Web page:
Great art may be forever, but great artists are not themselves always so lucky.
That melancholy thought struck me as I heard the legendary Tokyo String Quartet perform last weekend under the auspices of People’s Symphony Concerts. I have attended People’s Symphony on-and-off now for more than 20 years and this concert will always rank with me among the most memorable.
The Tokyo String Quartet formed in 1969 at the Juilliard School of Music, and the founding members all attended the Toho Gakuen School of Music, studying with Hideo Saito. Success came rapidly to the quartet, winning first prizes at the Coleman Competition, the Munich Competition and the Young Concert Artists International Auditions.
When not on tour, the quartet serves on the faculty of the Yale School of Music (where they’ve been since 1976) and you can hear them on more than 30 albums under RCA Victor Red Seal and Deutsche Grammaphon. Or, you may remember them from appearances on Great Performances … or even Sesame Street.
The quartet currently consists of Martin Beaver and Kikuei Ikeda on violin, Kazuhide Isomura on viola and Clive Greensmith on cello. These wonderful musicians perform on the Paganini Quartet, a group of renowned Stradivarius instruments named for the legendary virtuoso Niccolo Paganini, who played these very instruments during the 19th Century.
The Tokyo Quartet was joined Saturday by Alon Goldstein on the piano, and it was a serendipitous grouping. The quartet played Haydn’s Quarter in E-flat Major, Op. 76, No. 6 with a beautifully lyric touch. They followed with Debussy’s Quartet in G minor, Op. 10, transforming what is often a cold, intellectual piece into a moving experience. After the interval, Goldstein joined them for Brahms’ Piano Quintet in F minor, Op. 34. Readers familiar with this piece know the emotionally affecting tenor of this piece, and many people in the audience were reduced to tears. Perhaps the theatrical showmanship of Goldstein helped keep the quartet (and the audience) in check, as he played with dramatic flair and grandiloquent verve. Thinking it would be impossible to top all this, the five returned for an encore of Dvořák that served as a perfect palette cleanser.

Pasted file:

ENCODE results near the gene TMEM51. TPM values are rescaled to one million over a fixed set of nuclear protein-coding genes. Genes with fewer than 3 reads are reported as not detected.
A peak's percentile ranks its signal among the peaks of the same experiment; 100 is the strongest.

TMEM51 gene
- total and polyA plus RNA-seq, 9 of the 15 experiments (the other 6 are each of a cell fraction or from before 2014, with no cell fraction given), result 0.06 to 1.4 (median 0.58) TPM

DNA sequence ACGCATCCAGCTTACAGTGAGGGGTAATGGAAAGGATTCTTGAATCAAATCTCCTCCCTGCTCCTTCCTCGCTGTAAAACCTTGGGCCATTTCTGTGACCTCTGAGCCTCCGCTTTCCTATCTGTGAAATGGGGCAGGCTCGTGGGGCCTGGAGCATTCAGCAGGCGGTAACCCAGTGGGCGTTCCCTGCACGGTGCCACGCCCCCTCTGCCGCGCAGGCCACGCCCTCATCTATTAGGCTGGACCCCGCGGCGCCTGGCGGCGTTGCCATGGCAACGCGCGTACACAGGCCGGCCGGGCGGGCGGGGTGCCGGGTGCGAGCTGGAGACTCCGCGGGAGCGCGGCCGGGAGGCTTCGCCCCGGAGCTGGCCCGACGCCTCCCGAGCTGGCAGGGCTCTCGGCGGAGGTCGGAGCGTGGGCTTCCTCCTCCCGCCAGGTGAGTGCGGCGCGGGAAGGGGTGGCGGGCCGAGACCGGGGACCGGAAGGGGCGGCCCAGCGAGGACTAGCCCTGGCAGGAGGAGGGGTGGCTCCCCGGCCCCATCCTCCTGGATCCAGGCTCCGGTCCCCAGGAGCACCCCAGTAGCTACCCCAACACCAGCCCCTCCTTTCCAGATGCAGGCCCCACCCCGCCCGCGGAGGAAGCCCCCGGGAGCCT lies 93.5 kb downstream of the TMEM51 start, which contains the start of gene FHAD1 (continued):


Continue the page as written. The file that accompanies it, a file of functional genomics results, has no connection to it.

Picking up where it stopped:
The concert was ultimately melancholy as your correspondent realized that The Tokyo String Quartet would soon be no more. Both Isomura and Ikeda plan to retire, and, rather than reassemble with other players, the group has decided that the 2013 season will be its last. They will be on tour for the next year and a half, and you are urged to see this extraordinary group if at all possible. They have also released a new album of Franz Schubert’s String Quintet on the harmonia mundi label. This is the last, and perhaps the most haunting, of Schubert’s chamber works, and Tokyo captures both the light and the dark of the piece.
You can learn more about the final tour of The Tokyo String Quartet on their Web site: http://www.tokyoquartet.com/index.php